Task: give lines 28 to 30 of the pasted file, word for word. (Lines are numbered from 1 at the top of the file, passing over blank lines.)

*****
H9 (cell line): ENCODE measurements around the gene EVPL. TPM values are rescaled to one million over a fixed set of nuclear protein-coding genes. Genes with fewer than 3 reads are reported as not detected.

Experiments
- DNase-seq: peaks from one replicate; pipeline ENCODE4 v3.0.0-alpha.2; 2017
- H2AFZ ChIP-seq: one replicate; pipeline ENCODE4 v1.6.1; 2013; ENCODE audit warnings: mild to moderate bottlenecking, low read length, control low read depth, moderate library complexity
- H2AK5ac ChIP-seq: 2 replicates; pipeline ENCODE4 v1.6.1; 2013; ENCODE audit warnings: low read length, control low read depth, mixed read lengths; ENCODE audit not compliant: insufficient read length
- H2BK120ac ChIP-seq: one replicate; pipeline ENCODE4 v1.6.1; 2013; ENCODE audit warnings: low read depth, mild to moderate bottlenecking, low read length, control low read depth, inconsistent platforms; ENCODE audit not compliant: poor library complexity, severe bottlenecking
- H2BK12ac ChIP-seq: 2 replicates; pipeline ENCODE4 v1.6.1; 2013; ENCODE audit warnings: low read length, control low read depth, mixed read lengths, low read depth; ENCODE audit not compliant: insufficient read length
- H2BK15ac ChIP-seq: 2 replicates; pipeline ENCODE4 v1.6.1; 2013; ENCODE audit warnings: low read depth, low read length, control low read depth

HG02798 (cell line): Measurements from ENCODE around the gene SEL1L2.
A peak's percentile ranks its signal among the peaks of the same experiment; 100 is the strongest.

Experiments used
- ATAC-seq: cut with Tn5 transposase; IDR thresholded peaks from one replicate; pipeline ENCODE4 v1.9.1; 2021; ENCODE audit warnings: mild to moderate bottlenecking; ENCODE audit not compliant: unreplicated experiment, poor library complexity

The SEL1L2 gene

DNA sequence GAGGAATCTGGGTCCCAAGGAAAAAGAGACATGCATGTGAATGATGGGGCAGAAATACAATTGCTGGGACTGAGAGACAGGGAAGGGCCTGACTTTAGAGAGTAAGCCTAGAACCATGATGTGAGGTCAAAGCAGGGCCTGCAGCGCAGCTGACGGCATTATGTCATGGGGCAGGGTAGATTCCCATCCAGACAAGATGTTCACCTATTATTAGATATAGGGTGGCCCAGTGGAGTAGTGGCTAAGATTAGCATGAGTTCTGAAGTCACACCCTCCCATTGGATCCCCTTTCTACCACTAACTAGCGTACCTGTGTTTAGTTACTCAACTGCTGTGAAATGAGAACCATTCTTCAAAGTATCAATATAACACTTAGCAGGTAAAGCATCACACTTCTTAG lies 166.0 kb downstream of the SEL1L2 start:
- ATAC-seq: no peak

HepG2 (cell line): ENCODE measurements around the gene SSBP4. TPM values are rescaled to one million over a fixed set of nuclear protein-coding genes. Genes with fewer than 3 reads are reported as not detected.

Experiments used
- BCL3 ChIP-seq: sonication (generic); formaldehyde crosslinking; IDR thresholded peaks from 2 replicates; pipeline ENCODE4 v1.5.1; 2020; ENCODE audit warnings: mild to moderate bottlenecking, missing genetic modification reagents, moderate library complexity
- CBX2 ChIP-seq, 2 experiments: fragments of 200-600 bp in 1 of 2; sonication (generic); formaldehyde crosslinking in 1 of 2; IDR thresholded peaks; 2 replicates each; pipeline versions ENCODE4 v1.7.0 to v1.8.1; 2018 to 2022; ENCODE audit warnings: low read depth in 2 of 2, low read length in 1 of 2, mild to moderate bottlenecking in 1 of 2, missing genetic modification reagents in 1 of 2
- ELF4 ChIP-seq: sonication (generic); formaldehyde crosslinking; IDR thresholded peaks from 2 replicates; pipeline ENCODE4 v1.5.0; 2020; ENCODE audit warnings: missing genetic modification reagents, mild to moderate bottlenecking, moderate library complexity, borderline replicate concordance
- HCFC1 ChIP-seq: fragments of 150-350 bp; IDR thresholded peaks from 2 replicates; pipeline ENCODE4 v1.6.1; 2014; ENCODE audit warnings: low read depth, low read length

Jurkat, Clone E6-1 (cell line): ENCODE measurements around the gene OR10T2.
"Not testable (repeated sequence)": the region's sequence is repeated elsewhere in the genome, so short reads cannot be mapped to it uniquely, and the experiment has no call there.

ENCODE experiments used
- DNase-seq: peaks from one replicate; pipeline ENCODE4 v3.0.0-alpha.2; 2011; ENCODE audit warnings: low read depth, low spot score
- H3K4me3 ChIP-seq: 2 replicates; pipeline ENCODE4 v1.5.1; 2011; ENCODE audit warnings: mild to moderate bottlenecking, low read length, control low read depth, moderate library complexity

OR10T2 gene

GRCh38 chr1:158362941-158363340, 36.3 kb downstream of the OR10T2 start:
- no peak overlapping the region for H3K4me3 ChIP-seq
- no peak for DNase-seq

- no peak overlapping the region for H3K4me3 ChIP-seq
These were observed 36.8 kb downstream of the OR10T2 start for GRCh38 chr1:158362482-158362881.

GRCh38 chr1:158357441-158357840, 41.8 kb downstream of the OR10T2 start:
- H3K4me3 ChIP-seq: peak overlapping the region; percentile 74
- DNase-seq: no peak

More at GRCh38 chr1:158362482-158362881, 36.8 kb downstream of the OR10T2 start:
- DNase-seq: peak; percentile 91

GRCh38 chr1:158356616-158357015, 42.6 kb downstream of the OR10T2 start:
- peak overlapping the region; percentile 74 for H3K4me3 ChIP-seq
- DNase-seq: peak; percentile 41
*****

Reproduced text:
GRCh38 chr1:158362941-158363340, 36.3 kb downstream of the OR10T2 start:
- no peak overlapping the region for H3K4me3 ChIP-seq
- no peak for DNase-seq